2005 04 04
Transit Stories - Token and Taboo
It’s not that I disbelieve my son exactly, but by the same token, it was pretty hard to imagine that the Toronto Transit Commission’s drivers can be quite as malevolent as he often described them to me.
He would tell me about bus drivers simply deciding not to stop at all to pick up a gaggle of kids his age—he’s fifteen—and go sailing on past instead, leaving them shivering in the winter twilight. He would tell me about drivers closing streetcar doors in their faces, leaving them nonplussed at the curb. He would tell me about getting into a bus and, once in, being told to get off again. And not because he was being unruly or obstreperous, but just because he was a kid. A male kid.
He has told me about how, while trying to transfer from a bus to a streetcar or vice-versa, how he’d walk across the intersection, making for the streetcar, only to watch helplessly as the driver of the streetcar, after shooting him a smug and icily demonic look, would then pull slowly and perversely away—see you around, ya little bastard!
I know my kid, and I know that while he can rise to almost sublime heights of righteous indignation, he is entirely innocent of bouts of paranoia.
The truth of his tales of transit woe was forcefully driven home to me one freezing night last winter while we waited forlornly for a Bathurst Street car heading south from College Street. The car came too, after what seemed a frigid eternity. It came looming and scraping through the night, blazing with warmth like an ocean liner underway. The car slowed down—thinking back it was this slowing down, this pause, this mechanical intake of breath, that seemed so ugly—and we stepped forward, eager and grateful for the comfort, indeed the rescue it seemed to proffer.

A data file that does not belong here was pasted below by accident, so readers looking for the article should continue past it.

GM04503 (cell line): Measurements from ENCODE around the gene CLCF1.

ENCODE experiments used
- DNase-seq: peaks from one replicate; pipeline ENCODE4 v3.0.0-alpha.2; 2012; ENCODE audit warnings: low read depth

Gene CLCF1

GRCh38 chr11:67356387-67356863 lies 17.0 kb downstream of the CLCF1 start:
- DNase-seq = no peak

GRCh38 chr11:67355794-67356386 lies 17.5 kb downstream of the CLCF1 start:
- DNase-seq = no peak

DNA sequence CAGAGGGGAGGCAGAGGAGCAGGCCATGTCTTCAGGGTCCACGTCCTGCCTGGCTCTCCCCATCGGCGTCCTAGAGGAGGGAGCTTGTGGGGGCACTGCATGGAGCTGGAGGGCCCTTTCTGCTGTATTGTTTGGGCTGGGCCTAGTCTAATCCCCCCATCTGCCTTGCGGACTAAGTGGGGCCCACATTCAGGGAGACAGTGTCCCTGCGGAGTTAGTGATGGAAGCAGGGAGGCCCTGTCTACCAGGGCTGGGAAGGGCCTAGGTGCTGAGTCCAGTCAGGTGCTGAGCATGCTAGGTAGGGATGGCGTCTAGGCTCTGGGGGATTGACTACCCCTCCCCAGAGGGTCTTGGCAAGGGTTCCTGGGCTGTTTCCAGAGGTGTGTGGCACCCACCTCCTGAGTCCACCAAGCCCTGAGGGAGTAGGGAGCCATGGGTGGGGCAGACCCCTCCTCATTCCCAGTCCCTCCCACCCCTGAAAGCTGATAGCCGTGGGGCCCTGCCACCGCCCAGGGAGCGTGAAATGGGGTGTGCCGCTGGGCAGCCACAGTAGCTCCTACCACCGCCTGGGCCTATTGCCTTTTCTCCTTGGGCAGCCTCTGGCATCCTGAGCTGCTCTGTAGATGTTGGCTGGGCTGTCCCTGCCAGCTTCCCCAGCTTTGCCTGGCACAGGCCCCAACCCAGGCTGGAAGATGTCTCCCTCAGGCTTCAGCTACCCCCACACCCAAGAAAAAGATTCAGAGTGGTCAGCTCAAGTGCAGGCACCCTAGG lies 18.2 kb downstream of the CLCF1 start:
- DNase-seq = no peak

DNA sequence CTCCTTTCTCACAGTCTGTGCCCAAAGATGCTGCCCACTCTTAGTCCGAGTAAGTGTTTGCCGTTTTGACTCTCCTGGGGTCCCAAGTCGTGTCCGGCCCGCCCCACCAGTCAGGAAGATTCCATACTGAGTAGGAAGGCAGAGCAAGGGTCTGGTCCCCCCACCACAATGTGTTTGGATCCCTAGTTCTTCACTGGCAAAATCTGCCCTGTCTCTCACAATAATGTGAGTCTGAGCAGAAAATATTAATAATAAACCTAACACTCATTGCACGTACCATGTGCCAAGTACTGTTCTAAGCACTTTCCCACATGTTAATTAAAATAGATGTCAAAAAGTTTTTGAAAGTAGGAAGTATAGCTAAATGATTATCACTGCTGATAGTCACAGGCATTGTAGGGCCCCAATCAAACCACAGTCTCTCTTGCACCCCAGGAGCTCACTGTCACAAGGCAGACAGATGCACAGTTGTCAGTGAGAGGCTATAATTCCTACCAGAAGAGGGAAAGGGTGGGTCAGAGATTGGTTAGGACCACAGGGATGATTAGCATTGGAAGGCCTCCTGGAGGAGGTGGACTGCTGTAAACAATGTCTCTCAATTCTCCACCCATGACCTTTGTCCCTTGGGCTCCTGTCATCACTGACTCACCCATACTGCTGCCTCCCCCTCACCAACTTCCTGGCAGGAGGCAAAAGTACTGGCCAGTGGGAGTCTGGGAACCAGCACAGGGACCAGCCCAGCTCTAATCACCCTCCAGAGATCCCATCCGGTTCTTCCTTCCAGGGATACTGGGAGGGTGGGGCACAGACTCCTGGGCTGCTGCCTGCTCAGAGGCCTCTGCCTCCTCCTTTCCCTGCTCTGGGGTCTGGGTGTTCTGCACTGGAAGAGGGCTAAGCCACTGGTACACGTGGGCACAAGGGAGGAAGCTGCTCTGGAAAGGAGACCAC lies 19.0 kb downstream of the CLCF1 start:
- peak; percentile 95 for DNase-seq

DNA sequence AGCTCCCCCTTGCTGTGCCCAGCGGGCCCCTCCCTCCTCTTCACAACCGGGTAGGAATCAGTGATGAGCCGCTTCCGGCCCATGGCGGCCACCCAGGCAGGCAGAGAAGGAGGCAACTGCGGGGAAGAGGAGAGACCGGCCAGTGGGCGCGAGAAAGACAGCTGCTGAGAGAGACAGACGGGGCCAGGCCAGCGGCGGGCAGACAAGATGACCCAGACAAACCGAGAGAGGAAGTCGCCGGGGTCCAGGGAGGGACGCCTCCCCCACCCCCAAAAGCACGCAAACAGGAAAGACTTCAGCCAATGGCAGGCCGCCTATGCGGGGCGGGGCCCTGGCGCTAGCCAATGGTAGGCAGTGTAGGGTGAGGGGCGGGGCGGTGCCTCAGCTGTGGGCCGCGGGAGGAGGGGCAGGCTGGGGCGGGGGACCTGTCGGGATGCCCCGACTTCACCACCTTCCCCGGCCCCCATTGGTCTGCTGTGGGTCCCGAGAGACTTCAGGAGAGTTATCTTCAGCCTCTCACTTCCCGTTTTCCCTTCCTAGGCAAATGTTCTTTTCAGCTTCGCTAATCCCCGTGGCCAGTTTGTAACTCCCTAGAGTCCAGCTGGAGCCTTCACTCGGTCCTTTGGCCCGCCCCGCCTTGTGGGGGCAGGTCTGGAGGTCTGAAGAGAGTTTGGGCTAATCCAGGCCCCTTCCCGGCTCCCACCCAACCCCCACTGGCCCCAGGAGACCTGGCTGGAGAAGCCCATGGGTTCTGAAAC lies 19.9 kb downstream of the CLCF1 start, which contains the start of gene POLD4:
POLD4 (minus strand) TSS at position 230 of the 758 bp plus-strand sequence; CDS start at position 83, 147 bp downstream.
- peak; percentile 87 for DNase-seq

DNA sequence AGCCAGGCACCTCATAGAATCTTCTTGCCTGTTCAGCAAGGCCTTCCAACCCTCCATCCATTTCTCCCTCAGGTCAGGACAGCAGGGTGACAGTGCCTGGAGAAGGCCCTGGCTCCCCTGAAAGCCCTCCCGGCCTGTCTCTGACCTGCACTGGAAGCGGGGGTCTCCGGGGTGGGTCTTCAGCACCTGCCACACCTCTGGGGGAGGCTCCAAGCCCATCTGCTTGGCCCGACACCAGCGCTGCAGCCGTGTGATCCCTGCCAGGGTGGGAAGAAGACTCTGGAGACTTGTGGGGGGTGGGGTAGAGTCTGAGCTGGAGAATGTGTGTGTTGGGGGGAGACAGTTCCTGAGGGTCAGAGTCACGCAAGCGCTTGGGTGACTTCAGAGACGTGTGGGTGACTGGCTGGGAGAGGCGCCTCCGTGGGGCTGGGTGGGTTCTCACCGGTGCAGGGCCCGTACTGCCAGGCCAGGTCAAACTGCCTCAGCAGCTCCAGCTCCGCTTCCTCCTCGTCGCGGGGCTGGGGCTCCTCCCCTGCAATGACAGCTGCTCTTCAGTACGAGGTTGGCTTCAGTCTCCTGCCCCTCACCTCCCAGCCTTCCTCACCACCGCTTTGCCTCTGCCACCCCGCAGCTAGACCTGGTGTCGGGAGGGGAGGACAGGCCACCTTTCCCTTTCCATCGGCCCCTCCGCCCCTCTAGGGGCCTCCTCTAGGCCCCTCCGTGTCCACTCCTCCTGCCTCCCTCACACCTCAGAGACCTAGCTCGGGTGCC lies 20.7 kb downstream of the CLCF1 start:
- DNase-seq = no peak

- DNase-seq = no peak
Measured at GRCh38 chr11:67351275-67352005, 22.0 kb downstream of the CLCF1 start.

And then the driver looked directly into our eyes, acknowledged our presence and our desires and our need (there was an interchange of consciousnesses, you could feel it, the way you could feel the snow settling on your nose and forehead), and directly picked up speed again, leaving us to the blackness of the cold.
I watched the streetcar’s taillights disappearing into the night, listened to its attenuating clank and clatter until there was nothing but silence and snow. I looked at my son in disbelief.
“You see”, Dad?” he told me. “I don’t make these things up.”
I almost wished he did.
The next week it was announced that there would be a rise in the price of the fares.
[email this story] Posted by Gary Michael Dault on 04/04 at 09:14 AM
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